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Transcript

Friday, April 08, 2011

BOB GARFIELD: For academic slang’s lexicographers, citations are essential. But let's say you’re slightly heavily intoxicated and it’s 3 a.m. and you’re puzzled over the meaning of the word, say, “skank” and you’re less concerned with scholarship than street cred. You might consider The Urban Dictionary. It’s a website of modern vernacular, much of it repulsive, graphic, fanciful and wincingly uproarious. It’s so uproarious, in fact, that the 3 a.m. Urban Dictionary clicker-onner is just as likely to be drunkenly coining a neologism as seeking clarity on somebody else’s. But the site is no mere online parlor game. It is sometimes authoritative. For example, a State Department of Motor Vehicles once cited it, trying unsuccessfully to stop a driver from using H-O-E on his license plate. So what started 10 years ago as a college student’s hobby is now an evolving cultural document. Aaron Peckham was that college student. We talked to him in 2009 and he said he started the site partly out of boredom, partly to document how he and his roommates actually talked.

AARON PECKHAM: And I thought that a dictionary would be more legitimate if the definitions were written by normal people who speak the language. So all four million definitions that have been submitted to Urban Dictionary in the last 10 years were written by random people from around the world who just happened to find my website and found it missing a particular word like “skank” or something like that.

BOB GARFIELD: One of the delights and, simultaneously, one of the most appalling things about [LAUGHS] The Urban Dictionary is the level of graphic detail that you find in definitions to terms that, on the face of it, don't sound all that repulsive, and yet, you discover that, you know, a common household term or, you know, a menu item can –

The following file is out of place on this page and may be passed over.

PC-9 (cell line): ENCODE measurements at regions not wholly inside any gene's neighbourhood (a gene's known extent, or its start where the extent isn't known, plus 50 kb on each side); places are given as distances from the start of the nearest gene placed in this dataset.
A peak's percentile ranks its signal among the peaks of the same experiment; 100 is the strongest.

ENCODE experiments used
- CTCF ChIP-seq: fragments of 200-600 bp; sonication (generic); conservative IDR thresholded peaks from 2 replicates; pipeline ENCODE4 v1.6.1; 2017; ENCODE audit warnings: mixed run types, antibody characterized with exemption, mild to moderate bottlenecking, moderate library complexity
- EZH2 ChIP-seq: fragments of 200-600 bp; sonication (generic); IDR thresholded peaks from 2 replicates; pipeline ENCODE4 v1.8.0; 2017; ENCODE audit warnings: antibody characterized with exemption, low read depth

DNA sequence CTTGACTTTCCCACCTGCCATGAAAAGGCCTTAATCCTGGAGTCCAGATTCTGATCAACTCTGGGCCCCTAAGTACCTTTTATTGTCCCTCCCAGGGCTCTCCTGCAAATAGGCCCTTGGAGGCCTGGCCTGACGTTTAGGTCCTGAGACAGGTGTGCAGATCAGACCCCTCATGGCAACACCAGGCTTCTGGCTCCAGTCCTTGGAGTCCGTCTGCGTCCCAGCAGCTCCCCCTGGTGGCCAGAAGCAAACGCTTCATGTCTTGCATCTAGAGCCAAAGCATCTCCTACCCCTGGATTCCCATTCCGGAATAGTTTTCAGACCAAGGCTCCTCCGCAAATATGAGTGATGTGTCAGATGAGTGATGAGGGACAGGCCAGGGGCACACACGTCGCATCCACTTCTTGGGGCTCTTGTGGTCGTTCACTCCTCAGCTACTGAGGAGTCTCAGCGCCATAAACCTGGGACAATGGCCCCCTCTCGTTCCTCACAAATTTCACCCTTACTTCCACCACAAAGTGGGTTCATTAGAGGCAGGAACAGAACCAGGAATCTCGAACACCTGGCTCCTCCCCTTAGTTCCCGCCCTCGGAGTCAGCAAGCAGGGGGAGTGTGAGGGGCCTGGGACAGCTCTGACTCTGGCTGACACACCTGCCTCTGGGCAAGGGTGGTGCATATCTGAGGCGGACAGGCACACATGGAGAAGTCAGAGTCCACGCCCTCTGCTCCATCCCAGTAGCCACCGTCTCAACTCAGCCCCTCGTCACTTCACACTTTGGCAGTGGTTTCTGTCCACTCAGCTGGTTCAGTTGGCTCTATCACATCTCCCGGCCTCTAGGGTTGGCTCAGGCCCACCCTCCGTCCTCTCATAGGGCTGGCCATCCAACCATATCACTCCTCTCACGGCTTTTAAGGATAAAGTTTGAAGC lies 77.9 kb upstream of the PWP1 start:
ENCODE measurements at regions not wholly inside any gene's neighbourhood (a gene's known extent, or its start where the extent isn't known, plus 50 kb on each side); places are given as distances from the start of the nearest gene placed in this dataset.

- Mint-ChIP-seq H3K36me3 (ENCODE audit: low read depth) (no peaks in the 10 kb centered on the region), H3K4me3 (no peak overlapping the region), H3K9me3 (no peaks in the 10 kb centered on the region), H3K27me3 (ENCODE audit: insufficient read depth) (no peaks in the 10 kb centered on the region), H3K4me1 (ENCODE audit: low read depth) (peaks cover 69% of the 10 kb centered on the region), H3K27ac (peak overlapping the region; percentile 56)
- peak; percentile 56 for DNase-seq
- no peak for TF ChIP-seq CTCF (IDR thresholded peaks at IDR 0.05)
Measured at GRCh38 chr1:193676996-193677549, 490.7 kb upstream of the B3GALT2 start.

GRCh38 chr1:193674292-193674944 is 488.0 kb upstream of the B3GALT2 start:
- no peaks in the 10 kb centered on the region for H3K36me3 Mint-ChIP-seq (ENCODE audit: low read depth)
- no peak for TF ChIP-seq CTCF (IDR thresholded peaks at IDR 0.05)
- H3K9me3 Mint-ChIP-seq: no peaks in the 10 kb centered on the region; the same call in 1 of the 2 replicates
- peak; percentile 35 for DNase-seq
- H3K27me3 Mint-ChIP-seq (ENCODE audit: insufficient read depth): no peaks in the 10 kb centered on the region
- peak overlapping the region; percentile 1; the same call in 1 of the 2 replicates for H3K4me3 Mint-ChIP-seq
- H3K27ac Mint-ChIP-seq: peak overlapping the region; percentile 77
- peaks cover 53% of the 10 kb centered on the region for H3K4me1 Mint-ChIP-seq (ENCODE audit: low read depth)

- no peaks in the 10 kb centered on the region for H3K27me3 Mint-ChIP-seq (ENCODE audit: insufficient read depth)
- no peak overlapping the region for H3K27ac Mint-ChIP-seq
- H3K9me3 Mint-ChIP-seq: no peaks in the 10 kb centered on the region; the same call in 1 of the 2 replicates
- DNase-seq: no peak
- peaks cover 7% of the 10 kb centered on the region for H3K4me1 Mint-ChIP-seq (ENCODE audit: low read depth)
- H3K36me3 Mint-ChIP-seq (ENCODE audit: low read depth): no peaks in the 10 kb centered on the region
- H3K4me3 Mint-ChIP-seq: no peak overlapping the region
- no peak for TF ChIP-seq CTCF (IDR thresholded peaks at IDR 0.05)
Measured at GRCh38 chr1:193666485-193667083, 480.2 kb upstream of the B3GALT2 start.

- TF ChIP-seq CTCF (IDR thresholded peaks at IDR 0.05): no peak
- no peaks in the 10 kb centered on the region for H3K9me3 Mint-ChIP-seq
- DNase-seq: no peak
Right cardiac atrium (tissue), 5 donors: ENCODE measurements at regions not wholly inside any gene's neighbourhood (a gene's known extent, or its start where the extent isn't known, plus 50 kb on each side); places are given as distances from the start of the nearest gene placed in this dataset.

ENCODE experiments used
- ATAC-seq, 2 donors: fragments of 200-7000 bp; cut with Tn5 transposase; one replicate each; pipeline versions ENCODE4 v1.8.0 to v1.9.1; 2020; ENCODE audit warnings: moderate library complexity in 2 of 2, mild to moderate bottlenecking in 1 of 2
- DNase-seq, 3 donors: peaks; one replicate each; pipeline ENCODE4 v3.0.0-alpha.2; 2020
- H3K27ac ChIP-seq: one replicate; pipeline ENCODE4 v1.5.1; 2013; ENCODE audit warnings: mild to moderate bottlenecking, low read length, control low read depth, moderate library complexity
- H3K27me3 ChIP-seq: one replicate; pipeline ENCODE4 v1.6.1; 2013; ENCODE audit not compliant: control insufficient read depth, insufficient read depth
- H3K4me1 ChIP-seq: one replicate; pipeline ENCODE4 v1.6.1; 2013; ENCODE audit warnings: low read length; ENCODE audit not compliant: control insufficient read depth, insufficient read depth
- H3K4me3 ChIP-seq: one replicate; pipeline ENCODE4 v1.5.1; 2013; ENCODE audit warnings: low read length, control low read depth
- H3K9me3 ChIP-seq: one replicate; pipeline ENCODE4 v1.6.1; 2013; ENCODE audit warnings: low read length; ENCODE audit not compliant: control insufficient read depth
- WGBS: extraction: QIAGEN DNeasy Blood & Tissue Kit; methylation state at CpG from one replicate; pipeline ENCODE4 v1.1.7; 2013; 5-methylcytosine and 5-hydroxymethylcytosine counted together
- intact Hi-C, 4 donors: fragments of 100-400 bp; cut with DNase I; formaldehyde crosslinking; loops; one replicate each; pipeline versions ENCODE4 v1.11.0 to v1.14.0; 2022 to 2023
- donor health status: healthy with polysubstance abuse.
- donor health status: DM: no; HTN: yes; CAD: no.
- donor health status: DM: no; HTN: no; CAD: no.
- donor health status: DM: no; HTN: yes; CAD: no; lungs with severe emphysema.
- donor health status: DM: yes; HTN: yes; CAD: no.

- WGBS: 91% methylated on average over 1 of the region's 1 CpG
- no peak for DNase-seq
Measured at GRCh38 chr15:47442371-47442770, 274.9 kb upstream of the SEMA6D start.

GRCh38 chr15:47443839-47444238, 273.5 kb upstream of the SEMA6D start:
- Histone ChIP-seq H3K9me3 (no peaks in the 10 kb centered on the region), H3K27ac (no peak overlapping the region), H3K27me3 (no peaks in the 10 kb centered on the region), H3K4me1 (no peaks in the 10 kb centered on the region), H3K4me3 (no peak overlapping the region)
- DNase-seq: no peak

[AARON PECKHAM LAUGHS] - actually refer to something that is [LAUGHS] just a bit on the off-color side. Did these things exist before you, or have they been kind of created by a subculture of people who want to be in the lexicon?

AARON PECKHAM: I can't tell if these words existed, with these meanings, before Urban Dictionary. But that’s kind of the part of the fun of visiting the site, is that a lot of the definitions are totally false. They're definitely not objective. And so, it’s really the reader’s responsibility to figure out if the definition you’re reading is relevant to you [LAUGHS], or whether it’s accurate.

BOB GARFIELD: All right now, our producer, Nazanin Rafsanjani, has a personal favorite. It is – oh, Mom, I'm sorry –

[AARON PECKHAM LAUGHS] – “food douche.”

AARON PECKHAM: “Food douche: A person that thinks they know the best place to get any one specific item of food, and that the places you know all suck.”

BOB GARFIELD: [LAUGHING] Keep reading.

AARON PECKHAM: Jason says, “I love this turkey sandwich.” Joey says, “This sandwich sucks. I know a place with the best turkey sandwich I've ever had!”

[BOB LAUGHS] Jason says, “You are such a food douche.”

BOB GARFIELD: Okay, now even that’s a little edgy. Have, have you got any that isn't going to make anybody wince?

[OVERTALK]

AARON PECKHAM: Yeah. Every day I pick one of my favorite definitions on Urban Dictionary and put it on the front page, and the other day that word was “joke insurance.” Joke insurance is when two friends have a mutual understanding to laugh at each other’s jokes, even when they're not funny.

[BOB LAUGHS] One of my other favorite definitions is “afterclap.” An “afterclapper” is the person who continues to clap even after the rest of the audience has stopped clapping.

[BOB LAUGHING] Another of my favorite definitions is “Finger guns: A way for creepy people with moustaches to say hello or ‘I understand.’ Hold your fingers in the shape of guns and point at someone who just arrived. Bend thumbs to simulate shooting your finger guns and make a clicking sound with your mouth.”

BOB GARFIELD: All right, Aaron.

[AARON PECKHAM LAUGHS] I can't take this any more.

AARON PECKHAM: [LAUGHS] I’m glad you enjoyed it.

BOB GARFIELD: Many, many thanks.

AARON PECKHAM: Thank you, Bob. It’s a pleasure to be here.

BOB GARFIELD: Aaron Peckham is the founder of Urbandictionary.com.

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